Our study has several limitations. In our study, all FNAs and core biopsies were done intraoperatively, and were immediately followed by surgical resection. However, FNA and core-needle biopsies are invasive procedures that may result in wounding/bleeding/tissue damage. The local wound response itself may influence cell signaling, thus affecting proteomic profile.

Furthermore, as we collected surgical samples in the frozen section suite at the first possible time point, and small portions of tumor were formalin fixed, we are not capturing the discordance that would have emerged because of variation in fixation of larger specimens. Concordance between biospecimens has been variable, suggesting that preanalytic variables may affect markers differentially; however, in the absence of clinical outcome data, the impact of this variability cannot be assessed and thresholds for acceptable interspecimen heterogeneity has not been established for most markers. Before clinical transition of any biomarker, interassay reproducibility needs to be well established and clinically relevant cut-offs for each marker needs to be determined. In our analysis, correlation of biomarkers in different biospecimens varied from being strongly correlated to not being correlated. Furthermore, discrepancies were seen between different platforms and specimens in both directions. Biomarkers that have less intraspecimen variability are likely to be more robust, more reproducible biomarkers with greater clinical utility. RPPA is a compelling research tool as it is tissue sparing, and allows for assessment of multiple markers from a small amount of protein lysate. One limitation of RPPA of macrodissected tumor lysate is that it represents the signal in the tumor cells as well as the surrounding stroma. An area of controversy has been whether laser-aided microdissection is required (26). We performed RPPA after macrodissection, without laser capture microdissection, an approach also used in The Genome Cancer Atlas for breast cancer as well as several other cancer types (26–28). As we did not do a side by side comparison of microdissected and macrodissected samples, in our study we did not test the utility of microdissection. Although IHC allows for assessment of fewer markers and may be less quantitative, it is a more readily available approach, and provides information about localization of expression, and stromal or other normal contamination is less of a concern. Other biospecimen differences such as sample type may affect results of both assay types. Optimal biospecimen type and assay approach should be considered for each biomarker and application.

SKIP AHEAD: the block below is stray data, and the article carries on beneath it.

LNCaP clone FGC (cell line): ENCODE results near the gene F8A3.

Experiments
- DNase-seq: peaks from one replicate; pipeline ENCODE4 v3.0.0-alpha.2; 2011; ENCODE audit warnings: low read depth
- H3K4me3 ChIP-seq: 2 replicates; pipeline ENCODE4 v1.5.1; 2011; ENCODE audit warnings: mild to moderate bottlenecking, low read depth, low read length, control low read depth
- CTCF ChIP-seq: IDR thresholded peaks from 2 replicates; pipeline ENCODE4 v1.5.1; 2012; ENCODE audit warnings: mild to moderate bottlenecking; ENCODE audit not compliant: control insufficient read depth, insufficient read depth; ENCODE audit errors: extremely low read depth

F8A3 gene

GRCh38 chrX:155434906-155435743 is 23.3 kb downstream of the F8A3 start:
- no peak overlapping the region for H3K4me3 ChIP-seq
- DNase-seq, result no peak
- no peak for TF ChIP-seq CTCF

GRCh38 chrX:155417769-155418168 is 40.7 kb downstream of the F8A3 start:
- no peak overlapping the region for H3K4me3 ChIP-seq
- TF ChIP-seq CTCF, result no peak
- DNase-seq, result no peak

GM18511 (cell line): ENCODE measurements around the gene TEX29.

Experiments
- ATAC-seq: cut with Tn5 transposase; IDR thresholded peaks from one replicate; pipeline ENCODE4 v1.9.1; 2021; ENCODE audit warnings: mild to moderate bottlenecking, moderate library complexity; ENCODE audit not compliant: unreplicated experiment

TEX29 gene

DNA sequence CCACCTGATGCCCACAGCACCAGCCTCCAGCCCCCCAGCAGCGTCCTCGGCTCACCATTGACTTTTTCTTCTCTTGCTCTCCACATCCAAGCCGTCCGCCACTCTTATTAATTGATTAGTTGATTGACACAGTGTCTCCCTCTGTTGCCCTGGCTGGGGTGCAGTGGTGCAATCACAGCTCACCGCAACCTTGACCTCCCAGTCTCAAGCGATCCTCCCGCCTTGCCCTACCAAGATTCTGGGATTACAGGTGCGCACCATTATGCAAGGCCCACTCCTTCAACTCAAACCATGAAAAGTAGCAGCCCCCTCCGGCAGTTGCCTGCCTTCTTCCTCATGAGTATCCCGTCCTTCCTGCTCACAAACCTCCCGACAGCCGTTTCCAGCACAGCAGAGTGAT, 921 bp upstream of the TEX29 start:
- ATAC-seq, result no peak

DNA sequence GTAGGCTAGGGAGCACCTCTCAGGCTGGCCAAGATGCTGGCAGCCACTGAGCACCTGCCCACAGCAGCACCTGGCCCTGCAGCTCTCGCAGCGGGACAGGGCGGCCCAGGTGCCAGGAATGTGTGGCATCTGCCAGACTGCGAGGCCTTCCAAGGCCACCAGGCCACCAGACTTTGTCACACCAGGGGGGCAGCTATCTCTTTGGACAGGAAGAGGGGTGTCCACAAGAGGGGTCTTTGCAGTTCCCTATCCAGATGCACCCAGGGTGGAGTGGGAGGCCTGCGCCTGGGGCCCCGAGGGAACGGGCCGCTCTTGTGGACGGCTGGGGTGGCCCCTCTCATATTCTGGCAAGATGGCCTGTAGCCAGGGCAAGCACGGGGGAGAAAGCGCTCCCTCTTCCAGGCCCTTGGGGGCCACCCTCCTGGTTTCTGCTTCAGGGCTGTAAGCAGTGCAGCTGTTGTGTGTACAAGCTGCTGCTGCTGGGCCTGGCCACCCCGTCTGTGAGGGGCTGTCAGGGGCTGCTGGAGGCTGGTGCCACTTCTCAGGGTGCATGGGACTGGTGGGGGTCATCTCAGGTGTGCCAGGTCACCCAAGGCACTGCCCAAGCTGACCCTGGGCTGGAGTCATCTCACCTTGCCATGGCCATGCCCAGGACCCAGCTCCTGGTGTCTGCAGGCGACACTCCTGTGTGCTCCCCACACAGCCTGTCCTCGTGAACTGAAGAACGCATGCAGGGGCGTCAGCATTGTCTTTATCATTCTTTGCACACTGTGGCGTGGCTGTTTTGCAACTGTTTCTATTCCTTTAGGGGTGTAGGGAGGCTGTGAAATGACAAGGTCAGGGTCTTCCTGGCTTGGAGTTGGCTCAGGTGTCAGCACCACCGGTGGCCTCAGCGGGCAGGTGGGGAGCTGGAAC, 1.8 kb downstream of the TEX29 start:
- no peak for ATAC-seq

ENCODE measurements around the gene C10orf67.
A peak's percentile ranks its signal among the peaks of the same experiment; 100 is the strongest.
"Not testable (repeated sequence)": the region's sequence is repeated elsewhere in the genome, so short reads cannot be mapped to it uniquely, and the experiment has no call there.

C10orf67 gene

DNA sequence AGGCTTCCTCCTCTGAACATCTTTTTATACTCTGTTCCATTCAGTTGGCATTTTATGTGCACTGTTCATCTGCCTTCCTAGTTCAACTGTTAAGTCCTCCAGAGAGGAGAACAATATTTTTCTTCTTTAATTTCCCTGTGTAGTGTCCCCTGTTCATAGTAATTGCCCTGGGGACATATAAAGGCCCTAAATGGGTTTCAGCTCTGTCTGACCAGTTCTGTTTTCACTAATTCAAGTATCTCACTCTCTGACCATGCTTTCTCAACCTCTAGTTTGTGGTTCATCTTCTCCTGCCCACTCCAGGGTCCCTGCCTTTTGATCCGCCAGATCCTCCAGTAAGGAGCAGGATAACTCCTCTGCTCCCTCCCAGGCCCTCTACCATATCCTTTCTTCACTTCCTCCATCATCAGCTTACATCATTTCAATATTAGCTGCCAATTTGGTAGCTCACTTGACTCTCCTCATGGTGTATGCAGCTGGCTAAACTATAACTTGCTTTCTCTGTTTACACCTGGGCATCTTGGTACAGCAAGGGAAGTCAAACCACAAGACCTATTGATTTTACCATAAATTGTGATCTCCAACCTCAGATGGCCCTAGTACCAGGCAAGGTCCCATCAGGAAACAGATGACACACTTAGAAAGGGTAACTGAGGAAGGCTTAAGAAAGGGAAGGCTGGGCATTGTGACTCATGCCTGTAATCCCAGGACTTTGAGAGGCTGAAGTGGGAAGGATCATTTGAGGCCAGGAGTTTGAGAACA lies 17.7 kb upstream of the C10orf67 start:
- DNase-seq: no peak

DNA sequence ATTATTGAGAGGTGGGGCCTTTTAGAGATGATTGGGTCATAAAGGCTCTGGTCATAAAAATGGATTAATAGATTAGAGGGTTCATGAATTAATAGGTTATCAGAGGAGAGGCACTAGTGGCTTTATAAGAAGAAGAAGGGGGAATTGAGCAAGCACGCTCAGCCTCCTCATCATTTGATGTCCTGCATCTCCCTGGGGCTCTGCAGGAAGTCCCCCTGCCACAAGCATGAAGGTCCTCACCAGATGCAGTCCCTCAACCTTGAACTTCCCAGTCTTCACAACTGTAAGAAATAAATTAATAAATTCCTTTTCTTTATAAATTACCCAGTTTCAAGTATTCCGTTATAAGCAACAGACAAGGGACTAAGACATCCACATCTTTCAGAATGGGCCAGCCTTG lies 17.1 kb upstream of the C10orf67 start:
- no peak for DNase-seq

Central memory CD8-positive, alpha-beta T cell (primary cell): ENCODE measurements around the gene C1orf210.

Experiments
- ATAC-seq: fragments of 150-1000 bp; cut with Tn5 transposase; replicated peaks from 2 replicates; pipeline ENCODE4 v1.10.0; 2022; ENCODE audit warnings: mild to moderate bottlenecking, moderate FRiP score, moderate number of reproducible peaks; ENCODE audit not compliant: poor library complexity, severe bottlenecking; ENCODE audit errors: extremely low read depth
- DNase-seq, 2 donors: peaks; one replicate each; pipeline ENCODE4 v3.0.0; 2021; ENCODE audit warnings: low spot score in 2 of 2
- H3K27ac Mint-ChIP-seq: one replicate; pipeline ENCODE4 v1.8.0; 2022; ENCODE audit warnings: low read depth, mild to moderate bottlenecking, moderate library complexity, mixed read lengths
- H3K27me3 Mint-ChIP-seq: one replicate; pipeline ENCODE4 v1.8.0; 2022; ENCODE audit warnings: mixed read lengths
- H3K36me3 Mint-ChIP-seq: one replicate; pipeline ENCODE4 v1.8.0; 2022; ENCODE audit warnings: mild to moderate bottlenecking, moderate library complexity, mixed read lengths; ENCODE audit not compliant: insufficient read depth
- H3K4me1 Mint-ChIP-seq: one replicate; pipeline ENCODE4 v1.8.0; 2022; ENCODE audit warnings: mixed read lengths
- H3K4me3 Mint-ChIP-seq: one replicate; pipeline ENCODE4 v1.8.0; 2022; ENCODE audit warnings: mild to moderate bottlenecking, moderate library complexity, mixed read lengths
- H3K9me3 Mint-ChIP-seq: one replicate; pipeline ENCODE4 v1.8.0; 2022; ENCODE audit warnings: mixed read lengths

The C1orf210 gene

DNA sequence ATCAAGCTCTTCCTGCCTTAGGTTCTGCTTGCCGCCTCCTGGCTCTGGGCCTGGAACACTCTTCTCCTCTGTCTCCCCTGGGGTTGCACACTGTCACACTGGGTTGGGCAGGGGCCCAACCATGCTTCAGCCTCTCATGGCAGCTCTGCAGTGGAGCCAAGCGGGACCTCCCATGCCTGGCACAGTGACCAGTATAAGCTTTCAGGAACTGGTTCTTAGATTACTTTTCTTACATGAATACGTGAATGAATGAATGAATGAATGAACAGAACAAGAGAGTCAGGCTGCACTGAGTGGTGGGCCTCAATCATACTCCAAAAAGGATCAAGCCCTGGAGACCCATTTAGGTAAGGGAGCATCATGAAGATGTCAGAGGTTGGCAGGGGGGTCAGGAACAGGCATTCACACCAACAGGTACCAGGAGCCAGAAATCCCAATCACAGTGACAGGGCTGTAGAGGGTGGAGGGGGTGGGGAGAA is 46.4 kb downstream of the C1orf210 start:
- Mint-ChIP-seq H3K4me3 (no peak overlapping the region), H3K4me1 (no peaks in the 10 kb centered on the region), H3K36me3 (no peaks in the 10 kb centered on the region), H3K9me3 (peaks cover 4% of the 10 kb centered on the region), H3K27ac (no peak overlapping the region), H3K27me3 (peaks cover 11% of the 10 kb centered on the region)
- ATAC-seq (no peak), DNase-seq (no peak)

In summary, overall there is limited spatial intratumoral heterogeneity for individual proteomic markers in operable breast cancer. However, some actionable markers are differentially expressed by biospecimen type and other preanalytic variables. Although expression of most markers on CNB and surgical samples correlate, some do differ. Notably, PI3K pathway activation is greater in CNB compared with surgical samples, thus CNB may be preferable to surgical samples to assess pathway activity. Careful study of preanalytic and analytic variables that influence results is needed for clinical implementation of each biomarker.

G.B. Mills reports receiving commercial research grants from AstraZeneca, Celgene, CeMines, Exelesis/Sanofi Aventis, GlaxoSmithKline, Roche, SDI, and Wyeth/Pfizer/Puma; has ownership interests in Catena Pharmaceuticals, PTV Ventures, Spindle Top Ventures; and is a consultant/advisory board member for Arcxis Biotechnologies, Asuragen, Aushon, Catena Pharmaceuticals, Daiichi Pharmaceuticals, Foundation Medicine, Han AlBio Korea, Komen Foundation, Novartis, Targeted Molecular Diagnostics, and Tau Therapeutics. No potential conflicts of interest were disclosed by the other authors.

Conception and design: F. Meric-Bernstam, K.-A. Do, G. Babiera, S Krishnamurthy, A.M. Gonzalez-Angulo, G.B. Mills

Development of methodology: F. Meric-Bernstam, A. Sahin, K.-A. Do

Acquisition of data (provided animals, acquired and managed patients, provided facilities, etc.): F. Meric-Bernstam, A. Akcakanat, S. Carkaci, B.E. Adrada, G. Singh, Z.M. Garces, E. Mittendorf, I. Bedrosian, W.F. Symmans, G.B. Mills

Analysis and interpretation of data (e.g., statistical analysis, biostatistics, computational analysis): F. Meric-Bernstam, H. Chen, K.-A. Do, G. Babiera, R. Hwang, A.M. Gonzalez-Angulo

Writing, review, and or revision of the manuscript: F. Meric-Bernstam, K.-A. Do, E. Mittendorf, G. Babiera, I. Bedrosian, R. Hwang, S. Krishnamurthy, W.F. Symmans, A.M. Gonzalez-Angulo, G.B. Mills

Administrative, technical, or material support (i.e., reporting or organizing data, constructing databases): F. Meric-Bernstam, A. Sahin, E. Tarco, G. Singh, Z.M. Garces, G.B. Mills

Study supervision: F. Meric-Bernstam, K.-A. Do

Other (played role in tissue recruitment, performed the core-needle biopsies and fine-needle aspiration biopsies): S. Carkaci, B.E. Adrada

This work was supported by a Society of Surgical Oncology Clinical Investigator Award in Breast Cancer Research sponsored by Susan G. Komen for the Cure (F. Meric-Bernstam), Susan G. Komen for the Cure SAC10006 (F. Meric-Bernstam, K.-A. Do), Stand Up to Cancer Dream Team Translational Research Grant, a Program of the Entertainment Industry Foundation administered by the American Association for Cancer Research (SUC2-AACR-DT0209) (A.M. Gonzalez-Angulo, G.B. Mills, A. Akcakanat, F. Meric-Bernstam), the Kleberg Foundation (F. Meric-Bernstam, A.M. Gonzalez-Angulo, G.B. Mills), and NCRR Grant 3UL1RR024148 (F. Meric-Bernstam, K.-A. Do) and UL1TR000371 (A. Akcakanat, F. Meric-Bernstam, K.-A. Do), and the National Cancer Institute through R21CA159270 (F. Meric-Bernstam, A.M. Gonzalez-Angulo, E. Tarco) and The University of Texas MD Anderson Cancer Center Support Grant (P30 CA016672).

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Supplementary data